As consumers, it can be easy to forget all the hard work, time, people, and even science that goes into producing our food. All we need to do to put food on our family’s table is go to the grocery store, farmer’s market, or order it online for delivery. When it’s that easy, it’s no wonder we often overlook what’s going on behind the scenes. But even if you have some knowledge of farming and the crop industry, there’s much more going on in the background — and even underground than meets the eye. That’s where agronomists come in!
In a basic sense, agronomists are scientists who research ways to optimize field-crop production and soil management. But they do so much more. Below, learn about CHS agronomists and all the ways they help our agricultural industry thrive.
- Agronomy is more than just the study of field-crop production and soil management.
It’s no secret that running a farm is no easy feat, but just how much science is involved is an often-forgotten fact. Agronomists make chemical and fertility recommendations for crops as well as help with farm planning to optimize production. CHS agronomists are able to analyze a producer’s soil and offer council about the right fertilizer, laid at the right time, in the proper places. This, in turn, can improve the health of their land, increase yield, and boost overall crop health.
- Agronomists make small decisions that have big impact.
When a CHS Big Sky agronomist was a child, she watched as her father made choices for their family farm that went on to cause big changes. “After attending college for agriculture and becoming a producer with my husband on our farm, I realized it is the single decisions that the producer makes in the field that make an impact in the agriculture industry.” These choices can reduce compaction and erosion, increase overall crop production and quality, and maintain sustainability. They may be single decisions, but they end up impacting thousands of people from the farmer all the way to the consumer.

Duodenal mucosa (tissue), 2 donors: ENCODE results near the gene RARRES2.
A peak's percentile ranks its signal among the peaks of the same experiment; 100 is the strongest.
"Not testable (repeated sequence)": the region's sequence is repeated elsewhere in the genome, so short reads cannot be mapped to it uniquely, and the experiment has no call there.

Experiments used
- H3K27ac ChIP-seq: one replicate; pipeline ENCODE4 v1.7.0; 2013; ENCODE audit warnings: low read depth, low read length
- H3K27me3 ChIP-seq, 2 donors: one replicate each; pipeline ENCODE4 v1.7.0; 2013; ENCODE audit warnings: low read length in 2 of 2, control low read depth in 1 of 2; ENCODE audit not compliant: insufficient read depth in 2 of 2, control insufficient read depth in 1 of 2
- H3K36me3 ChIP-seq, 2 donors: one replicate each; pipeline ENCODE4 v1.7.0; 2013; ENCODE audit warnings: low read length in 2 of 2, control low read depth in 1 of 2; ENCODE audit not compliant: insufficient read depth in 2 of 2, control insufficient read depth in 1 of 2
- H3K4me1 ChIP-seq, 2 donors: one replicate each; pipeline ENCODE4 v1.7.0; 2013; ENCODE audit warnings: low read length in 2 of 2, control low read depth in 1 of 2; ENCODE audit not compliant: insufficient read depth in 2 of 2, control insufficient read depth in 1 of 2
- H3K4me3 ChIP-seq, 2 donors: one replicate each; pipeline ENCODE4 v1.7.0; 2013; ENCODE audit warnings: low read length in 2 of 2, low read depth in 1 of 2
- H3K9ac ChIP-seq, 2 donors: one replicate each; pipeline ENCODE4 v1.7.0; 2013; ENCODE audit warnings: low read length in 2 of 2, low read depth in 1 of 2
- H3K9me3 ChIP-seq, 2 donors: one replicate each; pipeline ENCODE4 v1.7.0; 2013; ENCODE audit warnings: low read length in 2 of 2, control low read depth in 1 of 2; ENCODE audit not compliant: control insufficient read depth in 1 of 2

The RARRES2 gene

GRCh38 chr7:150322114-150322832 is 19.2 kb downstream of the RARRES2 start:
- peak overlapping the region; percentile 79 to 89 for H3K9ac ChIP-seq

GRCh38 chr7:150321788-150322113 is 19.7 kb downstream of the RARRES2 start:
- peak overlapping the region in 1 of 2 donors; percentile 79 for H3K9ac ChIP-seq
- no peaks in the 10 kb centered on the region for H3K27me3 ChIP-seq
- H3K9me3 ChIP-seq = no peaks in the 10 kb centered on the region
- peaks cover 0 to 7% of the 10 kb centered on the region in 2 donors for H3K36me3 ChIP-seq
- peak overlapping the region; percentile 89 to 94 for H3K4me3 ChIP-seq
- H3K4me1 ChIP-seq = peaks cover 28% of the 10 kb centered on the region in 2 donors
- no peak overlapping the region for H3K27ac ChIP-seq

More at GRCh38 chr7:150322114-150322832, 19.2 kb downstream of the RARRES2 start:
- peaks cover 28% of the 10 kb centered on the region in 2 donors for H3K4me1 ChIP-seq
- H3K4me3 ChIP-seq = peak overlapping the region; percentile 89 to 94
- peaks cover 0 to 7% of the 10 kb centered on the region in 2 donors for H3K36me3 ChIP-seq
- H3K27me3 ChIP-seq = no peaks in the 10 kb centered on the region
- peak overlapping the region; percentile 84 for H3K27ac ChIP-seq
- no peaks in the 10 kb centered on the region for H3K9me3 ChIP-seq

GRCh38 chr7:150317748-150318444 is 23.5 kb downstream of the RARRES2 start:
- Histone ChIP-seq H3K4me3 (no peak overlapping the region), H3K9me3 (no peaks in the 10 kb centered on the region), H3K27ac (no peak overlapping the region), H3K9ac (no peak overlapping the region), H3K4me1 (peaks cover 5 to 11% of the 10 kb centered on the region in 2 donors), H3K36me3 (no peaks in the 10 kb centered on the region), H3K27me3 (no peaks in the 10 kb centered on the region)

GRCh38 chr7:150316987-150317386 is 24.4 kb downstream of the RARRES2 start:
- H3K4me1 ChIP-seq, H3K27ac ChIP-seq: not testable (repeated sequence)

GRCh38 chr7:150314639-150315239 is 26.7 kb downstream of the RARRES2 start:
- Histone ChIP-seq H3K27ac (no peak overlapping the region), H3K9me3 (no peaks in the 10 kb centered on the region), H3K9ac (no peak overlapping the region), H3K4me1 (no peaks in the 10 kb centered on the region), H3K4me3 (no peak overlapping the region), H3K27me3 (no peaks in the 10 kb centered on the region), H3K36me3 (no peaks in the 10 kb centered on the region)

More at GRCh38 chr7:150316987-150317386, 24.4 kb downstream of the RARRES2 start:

- Agronomy is about caring for and making connections with the local community.
Helping a farmer get the most out of the land means that you’re not only benefiting them, you’re helping hundreds, if not thousands of people get fresh, local produce. “I’m contributing to something larger than just me,” says a CHS agronomist about why she became one. “Agriculture is filled with a vast number of unpredictable variables and to the producer, some of those variables can be a make-or-break-it point for their operation. If I have the ability to help producers sustain their form of production, then I am not only contributing to agriculture as a whole, but I am contributing to something much larger; those producers’ livelihoods.” Another CHS agronomist echoed that sentiment: “I enjoy working with growers, learning about their operations, listening to their challenges, and trying to find ways to help them be more productive.”
Agronomy is an ever-changing field, but it’s based on a passion for nature, a devotion to agriculture, and an ability to adapt to change. To learn more about the agronomists at CHS and all the incredible things they’re doing for the local community — and beyond, go to CHSBigSky.com and CHSCutBank.com.
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